I found this wonderful commentary on the HealthyCal site which provides excellent insight into the continued development and growth of the telehealth industry and how it is affecting it’s target demographic:
Posted By Dan On July 10, 2011 @ 9:24 pm In California Health Report
By Matt Perry
Two generations of computer-savvy gamers and networkers have teased their parents and grandparents about a lack of technological skill, but the coming “silver tsunami” of aging Americans may claim ultimate victory by conjuring up the wizards of digital health.
In what is being called “connected independence,” more seniors are staying right where they want…
Although this article “sounds” encouraging from it’s title, CMS has a loooooong way to go:
When the Centers for Medicare and Medicaid Services (CMS) announced in early May 2011 that is was streamlining the telemedicine physician-credentialing process, advocates for telehealth couldn’t have been happier. The new rules, which become effective in August 2011, will make it easier for hospitals to use telehealth services like video conferencing to connect rural patients with specialists based in metropolitan areas.
The old telehealth rules require that physicians and…
Telehealth can be a useful tool for health care providers to address issues related to access and quality of care, resource management and the growing costs of care, according to a report released on Monday by global business technology company CSC, NextGov‘s “Health IT Update” reports (Pulley, “Health IT Update,” NextGov, 6/6).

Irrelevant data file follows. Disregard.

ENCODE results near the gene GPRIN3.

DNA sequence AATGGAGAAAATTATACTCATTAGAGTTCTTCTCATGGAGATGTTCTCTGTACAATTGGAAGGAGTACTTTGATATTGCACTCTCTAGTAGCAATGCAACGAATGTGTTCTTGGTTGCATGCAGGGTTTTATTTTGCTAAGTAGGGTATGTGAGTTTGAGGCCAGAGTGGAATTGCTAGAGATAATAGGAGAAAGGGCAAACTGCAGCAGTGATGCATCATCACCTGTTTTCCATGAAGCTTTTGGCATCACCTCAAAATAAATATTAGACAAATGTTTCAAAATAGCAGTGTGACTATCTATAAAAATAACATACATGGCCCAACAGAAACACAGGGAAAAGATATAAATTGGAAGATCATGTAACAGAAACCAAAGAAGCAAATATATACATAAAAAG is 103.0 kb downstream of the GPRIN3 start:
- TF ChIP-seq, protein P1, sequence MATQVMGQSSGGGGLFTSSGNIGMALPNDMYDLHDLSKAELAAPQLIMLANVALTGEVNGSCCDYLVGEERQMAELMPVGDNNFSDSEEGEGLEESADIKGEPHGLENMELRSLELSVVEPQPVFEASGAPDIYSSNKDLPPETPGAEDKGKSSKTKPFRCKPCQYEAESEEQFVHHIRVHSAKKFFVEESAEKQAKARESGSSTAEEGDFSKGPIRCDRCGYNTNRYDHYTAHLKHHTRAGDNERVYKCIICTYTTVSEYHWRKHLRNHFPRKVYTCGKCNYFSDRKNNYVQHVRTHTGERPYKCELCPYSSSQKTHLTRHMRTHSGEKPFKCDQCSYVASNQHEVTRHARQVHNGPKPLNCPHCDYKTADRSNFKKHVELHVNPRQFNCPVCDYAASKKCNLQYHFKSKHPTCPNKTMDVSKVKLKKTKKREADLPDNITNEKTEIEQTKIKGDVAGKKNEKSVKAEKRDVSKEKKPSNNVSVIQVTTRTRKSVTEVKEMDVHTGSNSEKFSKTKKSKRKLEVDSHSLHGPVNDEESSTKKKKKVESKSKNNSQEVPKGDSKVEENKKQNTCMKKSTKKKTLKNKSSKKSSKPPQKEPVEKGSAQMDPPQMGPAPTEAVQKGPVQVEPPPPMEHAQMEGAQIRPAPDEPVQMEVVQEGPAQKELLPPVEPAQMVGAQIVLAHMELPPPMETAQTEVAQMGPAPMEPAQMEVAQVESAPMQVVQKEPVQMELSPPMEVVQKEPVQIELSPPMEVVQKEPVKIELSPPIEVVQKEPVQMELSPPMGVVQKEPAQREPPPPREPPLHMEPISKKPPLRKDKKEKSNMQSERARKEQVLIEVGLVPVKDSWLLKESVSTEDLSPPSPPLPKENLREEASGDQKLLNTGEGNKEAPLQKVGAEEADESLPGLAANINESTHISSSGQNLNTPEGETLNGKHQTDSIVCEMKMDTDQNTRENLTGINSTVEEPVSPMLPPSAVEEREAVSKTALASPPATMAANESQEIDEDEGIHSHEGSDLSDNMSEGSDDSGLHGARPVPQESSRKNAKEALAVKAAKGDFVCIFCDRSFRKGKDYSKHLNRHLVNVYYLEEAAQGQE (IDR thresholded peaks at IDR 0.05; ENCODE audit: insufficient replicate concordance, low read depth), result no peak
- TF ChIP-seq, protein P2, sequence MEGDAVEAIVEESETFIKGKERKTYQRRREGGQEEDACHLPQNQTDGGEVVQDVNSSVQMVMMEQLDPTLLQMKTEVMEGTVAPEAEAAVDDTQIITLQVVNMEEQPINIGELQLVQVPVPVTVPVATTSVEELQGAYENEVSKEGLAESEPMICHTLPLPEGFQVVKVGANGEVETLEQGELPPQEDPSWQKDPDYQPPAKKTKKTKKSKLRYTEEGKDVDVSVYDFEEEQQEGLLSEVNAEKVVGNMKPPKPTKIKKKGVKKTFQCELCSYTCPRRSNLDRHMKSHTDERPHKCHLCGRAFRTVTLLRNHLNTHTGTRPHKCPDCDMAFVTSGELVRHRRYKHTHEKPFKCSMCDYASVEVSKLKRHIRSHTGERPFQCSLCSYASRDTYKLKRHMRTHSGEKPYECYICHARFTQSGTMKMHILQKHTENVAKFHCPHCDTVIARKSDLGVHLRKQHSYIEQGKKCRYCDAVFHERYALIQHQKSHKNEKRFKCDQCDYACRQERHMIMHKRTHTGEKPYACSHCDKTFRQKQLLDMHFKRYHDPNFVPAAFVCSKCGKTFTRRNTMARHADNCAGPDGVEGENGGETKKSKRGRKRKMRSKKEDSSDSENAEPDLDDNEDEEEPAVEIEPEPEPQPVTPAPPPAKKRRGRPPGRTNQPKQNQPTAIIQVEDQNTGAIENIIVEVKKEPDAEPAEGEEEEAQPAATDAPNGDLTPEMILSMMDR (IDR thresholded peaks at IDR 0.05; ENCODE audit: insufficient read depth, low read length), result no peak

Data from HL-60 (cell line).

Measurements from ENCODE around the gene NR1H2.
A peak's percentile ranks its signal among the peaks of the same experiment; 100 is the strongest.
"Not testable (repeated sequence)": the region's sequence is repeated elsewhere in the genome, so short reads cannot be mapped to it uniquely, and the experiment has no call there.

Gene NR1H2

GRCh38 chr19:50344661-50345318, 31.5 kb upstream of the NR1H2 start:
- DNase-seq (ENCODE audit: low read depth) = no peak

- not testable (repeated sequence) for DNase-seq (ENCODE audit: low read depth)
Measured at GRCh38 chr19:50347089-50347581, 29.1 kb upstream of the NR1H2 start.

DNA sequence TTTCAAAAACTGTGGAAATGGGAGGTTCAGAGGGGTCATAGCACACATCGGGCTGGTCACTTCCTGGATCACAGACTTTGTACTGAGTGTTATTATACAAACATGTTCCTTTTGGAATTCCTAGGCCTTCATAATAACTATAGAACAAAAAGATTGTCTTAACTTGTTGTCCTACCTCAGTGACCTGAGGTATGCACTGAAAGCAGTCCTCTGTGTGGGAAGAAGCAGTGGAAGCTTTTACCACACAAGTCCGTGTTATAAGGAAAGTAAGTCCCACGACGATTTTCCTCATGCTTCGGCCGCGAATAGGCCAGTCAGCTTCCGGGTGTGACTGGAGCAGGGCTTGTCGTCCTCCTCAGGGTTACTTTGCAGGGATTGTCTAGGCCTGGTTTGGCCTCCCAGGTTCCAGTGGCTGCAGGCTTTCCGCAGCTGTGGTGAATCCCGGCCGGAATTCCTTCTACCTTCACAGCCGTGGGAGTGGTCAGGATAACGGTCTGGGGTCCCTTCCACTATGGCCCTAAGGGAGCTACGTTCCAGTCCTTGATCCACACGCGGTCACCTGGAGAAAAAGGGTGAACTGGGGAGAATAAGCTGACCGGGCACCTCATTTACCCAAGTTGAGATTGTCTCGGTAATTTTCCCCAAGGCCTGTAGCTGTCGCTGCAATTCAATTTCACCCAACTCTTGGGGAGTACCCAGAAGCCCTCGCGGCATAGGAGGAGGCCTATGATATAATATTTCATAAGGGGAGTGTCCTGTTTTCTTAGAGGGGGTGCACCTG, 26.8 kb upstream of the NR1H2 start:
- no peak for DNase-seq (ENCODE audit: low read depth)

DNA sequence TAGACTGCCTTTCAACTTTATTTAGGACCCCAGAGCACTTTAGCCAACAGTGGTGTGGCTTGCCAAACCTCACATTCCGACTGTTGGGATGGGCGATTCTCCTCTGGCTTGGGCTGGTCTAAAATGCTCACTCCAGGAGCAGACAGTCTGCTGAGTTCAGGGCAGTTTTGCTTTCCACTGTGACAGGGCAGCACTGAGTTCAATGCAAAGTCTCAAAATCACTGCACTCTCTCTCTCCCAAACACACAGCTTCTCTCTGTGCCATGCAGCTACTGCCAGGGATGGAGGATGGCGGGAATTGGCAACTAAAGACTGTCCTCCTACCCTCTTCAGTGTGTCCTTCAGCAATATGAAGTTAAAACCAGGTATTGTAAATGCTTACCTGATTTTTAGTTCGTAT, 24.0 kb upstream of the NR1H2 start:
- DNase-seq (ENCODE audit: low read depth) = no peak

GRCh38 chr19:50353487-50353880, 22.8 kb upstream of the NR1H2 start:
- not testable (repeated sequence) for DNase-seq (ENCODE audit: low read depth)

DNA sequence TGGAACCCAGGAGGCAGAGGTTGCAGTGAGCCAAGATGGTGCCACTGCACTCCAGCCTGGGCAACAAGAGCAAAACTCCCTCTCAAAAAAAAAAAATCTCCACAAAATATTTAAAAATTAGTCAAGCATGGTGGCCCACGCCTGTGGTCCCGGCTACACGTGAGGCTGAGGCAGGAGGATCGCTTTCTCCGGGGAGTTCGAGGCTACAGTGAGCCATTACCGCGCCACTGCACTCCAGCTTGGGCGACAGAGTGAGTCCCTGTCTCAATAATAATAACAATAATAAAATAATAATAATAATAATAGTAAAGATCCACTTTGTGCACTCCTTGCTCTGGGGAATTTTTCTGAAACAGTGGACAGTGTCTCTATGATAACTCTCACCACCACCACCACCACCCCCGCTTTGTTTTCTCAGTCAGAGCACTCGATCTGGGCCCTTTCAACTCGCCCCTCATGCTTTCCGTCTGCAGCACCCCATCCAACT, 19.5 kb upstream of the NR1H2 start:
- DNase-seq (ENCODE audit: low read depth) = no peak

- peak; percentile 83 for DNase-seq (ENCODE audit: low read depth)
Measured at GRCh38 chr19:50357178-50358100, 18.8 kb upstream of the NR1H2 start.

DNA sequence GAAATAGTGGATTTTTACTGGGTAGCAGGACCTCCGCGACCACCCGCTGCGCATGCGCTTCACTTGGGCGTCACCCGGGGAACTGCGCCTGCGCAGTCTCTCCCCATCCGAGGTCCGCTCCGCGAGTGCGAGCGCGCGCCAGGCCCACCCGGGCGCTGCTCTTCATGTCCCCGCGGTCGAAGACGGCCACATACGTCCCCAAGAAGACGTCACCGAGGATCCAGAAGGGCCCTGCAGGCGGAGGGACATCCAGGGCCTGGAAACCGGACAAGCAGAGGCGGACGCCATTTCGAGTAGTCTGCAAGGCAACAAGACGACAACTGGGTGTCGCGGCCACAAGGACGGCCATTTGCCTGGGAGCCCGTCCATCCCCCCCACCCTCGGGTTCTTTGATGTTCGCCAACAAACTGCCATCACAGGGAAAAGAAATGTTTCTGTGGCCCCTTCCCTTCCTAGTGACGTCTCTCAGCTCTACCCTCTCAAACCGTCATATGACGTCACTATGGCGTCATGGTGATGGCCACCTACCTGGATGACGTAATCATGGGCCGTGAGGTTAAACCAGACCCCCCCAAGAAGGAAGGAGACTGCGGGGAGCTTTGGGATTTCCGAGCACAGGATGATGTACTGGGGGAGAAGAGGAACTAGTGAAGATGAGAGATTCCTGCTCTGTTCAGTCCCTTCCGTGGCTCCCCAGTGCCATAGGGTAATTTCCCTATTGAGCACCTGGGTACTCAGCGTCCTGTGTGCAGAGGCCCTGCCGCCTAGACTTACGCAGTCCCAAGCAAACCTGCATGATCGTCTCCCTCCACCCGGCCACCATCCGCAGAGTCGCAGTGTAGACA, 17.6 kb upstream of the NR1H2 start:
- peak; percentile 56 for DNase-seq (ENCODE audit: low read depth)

According to the report — titled “Telemedicine: An Essential Technology for Reformed Healthcare” — global health reform initiatives are changing how care is provided and creating new challenges that telehealth can help to resolve.
So many studies show how telemonitoring of CHF patients can improve their health outcomes. Here’s another as reported by InformationWeek.com:
Mobile Apps Help Ease Congestive Heart Failure Symptoms
A UCLA study suggests that linking mobile sensors that monitor
physiological functions and physical activities to smartphones may help reduce
the risk of rehospitalization.
By Neil Versel, June 20, 2011
Wireless sensors that monitor physiological functions and physical activities can help reduce symptoms of congestive heart failure and potentially prevent many hospital readmissions, a new study suggests.